Friday, October 10, 2008

Value chain analysis stumps all

I’m addicted to this song right now since hearing the techno remix of it on the indie radio station in my car. Enjoy while reading about how to strategically evaluate a business value chain, I don’t know, perhaps it’s fitting!

I was caught in a funk today in one of my meetings. I was doing some primary research and asked the question ‘how does your company add value in the services it performs’ to two middle managers and the conversation kinda stalled. It wasn’t a particularly difficult question (and perhaps I should have phrased it as above in far fewer words than I did!), but still we stumbled through the conversation. Is business strategy really that difficult to conceptualize? Best practice would suggest that business strategy is well-understood by all employees in the organization but in reality it seems that only executives understand how the business functions and what processes contribute the most value. Even then it might be an idealized view of how the business should operate and can lack real cohesion and rigor about how business strategy gets implemented.

But today’s snafu made me reflect on business strategy. Understanding holistic value in business is a really tricky task. It requires enough perspective to see the end to end process yet still parse operations into discrete components and see the individual operational workings. And furthermore, how do we identify which process is critical to the business before we even undertake reverse engineering to see where the most value is added? Significant value will inevitably derive from the synergy of all processes at once or in sequence. Cost efficiencies, knowledge spinoffs, internal organizational development result from the greater operational process which can, in its own, be considered as a piece of the value chain.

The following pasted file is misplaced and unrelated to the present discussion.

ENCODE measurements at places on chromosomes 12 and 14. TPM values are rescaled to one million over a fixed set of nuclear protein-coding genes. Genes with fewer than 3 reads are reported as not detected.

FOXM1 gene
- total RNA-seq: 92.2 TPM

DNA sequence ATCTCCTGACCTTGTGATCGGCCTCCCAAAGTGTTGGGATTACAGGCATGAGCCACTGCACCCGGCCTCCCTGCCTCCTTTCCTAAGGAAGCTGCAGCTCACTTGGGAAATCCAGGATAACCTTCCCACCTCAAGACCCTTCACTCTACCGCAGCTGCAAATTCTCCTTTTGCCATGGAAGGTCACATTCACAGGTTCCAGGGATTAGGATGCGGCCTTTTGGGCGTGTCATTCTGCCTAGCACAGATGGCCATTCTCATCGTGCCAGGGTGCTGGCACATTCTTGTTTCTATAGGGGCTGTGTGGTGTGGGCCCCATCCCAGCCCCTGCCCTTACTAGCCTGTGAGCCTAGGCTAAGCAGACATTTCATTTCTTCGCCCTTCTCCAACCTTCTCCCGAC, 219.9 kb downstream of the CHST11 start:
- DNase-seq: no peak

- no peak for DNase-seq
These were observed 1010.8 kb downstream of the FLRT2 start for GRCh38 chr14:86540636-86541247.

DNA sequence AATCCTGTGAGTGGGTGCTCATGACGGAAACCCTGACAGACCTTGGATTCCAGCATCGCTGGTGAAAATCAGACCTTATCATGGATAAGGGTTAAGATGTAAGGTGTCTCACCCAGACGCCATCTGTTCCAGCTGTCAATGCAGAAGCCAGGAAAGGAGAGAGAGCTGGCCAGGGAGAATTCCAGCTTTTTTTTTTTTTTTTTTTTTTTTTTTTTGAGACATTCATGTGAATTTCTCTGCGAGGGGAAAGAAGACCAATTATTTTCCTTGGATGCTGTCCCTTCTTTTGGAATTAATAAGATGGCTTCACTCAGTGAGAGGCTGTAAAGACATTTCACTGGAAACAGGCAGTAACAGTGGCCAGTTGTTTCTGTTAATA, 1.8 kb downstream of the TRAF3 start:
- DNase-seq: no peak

Let’s take B!G’s projects:

Dollar for dollar, we derive the greatest return from our in-house advertising and design competencies. These are our highest margin services. If we break these down it’s difficult to determine where we are strongest at adding value to the client. It could originate from customized brand design services or it could arise from on-campus advertising campaign execution. Looking at the more consulting-oriented aspects of our business, these are our lowest margin services and in some instances loss-leaders to establish credentials and recognition for the business (to say nothing of the tremendous personal soft skills development we get from the consulting work). If we break down our marketing consulting services into its constituent parts, value chain analysis is even more challenging. How can you accurately measure whether the greatest shot of analytical nitrous comes from the primary client research we can perform or the composition of all learnings into a single deliverable.

If I can’t really answer these questions, then no wonder I stumped the middle managers I spoke with today with what I perceived to be a simple question about the most valuable part of their process. They’re a massive agency with a global client roster.

It’s difficult to manufacture the necessary competing perspectives – top-down and bottom-up – necessary for an effective analysis of a firm’s operational value chain. As marketing consultants we strive to approach each project with fresh eyes and objectively determine weak links from crucial points. However, this is a valuable, if headache-inducing, exercise to perform. Value chain analysis gets everyone thinking about what the organization does well and where its core strengths lie.

But a question unanswered is a problem unsolved. An evaluation of business strategy must carefully determine the point of greatest operational impact. You find this process by asking ‘if the business can only perform one action before it dies, what is it?

So what’s the heart?

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